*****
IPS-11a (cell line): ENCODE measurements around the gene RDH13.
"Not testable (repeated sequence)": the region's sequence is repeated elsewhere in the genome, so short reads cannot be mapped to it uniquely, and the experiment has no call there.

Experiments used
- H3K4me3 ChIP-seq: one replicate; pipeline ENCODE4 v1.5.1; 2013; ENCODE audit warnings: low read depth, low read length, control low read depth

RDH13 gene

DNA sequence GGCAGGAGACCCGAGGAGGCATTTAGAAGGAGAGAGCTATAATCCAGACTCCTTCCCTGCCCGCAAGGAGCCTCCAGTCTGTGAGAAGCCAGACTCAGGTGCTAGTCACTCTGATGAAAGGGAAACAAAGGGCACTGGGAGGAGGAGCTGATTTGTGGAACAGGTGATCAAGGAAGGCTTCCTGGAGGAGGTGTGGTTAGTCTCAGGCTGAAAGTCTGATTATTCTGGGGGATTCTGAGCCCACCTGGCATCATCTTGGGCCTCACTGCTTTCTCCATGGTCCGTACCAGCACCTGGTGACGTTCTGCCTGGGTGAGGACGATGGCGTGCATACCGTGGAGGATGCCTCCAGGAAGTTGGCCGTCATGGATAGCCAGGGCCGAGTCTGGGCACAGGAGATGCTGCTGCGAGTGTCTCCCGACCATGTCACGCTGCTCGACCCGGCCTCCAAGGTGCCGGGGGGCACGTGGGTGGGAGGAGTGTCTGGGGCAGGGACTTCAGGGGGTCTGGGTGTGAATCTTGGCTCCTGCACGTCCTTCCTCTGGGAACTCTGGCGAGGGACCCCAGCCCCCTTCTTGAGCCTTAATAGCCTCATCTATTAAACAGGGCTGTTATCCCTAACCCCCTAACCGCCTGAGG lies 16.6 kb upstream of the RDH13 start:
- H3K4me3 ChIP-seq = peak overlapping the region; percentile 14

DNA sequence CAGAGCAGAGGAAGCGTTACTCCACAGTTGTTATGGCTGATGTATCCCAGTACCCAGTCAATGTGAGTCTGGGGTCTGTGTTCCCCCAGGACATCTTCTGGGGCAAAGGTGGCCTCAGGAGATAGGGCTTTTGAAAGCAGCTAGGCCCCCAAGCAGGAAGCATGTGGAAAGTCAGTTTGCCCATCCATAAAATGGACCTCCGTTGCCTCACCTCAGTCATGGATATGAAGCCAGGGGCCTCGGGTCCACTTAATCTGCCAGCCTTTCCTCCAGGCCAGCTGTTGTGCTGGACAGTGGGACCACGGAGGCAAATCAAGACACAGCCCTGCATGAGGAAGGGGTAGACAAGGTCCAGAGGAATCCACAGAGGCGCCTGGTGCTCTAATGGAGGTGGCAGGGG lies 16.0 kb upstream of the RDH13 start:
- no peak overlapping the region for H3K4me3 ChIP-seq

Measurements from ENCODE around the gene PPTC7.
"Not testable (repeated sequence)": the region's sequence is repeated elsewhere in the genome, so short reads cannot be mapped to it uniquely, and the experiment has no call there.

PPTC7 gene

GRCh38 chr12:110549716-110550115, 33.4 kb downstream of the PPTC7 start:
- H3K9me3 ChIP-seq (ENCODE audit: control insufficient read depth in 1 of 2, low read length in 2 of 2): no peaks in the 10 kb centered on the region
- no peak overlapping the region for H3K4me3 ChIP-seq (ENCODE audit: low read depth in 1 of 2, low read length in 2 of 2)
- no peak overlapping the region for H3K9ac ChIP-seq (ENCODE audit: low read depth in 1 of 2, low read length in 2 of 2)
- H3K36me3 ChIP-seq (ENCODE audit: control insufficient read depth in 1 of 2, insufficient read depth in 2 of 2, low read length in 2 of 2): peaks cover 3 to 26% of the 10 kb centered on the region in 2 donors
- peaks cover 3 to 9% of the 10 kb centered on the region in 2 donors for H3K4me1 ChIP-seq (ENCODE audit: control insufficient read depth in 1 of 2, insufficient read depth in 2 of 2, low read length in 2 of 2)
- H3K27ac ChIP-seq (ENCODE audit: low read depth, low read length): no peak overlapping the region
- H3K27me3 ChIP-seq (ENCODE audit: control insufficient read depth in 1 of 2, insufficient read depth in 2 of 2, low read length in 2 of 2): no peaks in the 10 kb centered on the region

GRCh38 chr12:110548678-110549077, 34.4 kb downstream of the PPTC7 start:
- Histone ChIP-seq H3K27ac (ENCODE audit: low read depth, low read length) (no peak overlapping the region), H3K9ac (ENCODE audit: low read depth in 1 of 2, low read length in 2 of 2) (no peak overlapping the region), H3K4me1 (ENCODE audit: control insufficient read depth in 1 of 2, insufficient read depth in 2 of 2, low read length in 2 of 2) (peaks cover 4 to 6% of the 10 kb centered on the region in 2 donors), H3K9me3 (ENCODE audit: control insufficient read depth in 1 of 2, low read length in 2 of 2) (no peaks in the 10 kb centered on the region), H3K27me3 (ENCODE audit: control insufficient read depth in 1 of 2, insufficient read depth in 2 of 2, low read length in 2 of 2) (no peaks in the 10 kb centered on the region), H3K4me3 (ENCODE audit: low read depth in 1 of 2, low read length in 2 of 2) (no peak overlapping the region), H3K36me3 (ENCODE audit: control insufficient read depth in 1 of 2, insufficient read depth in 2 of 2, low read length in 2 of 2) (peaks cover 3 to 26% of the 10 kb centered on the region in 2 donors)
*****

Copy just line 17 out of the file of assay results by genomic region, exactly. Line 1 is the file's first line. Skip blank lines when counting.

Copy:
- H3K36me3 ChIP-seq (ENCODE audit: control insufficient read depth in 1 of 2, insufficient read depth in 2 of 2, low read length in 2 of 2): peaks cover 3 to 26% of the 10 kb centered on the region in 2 donors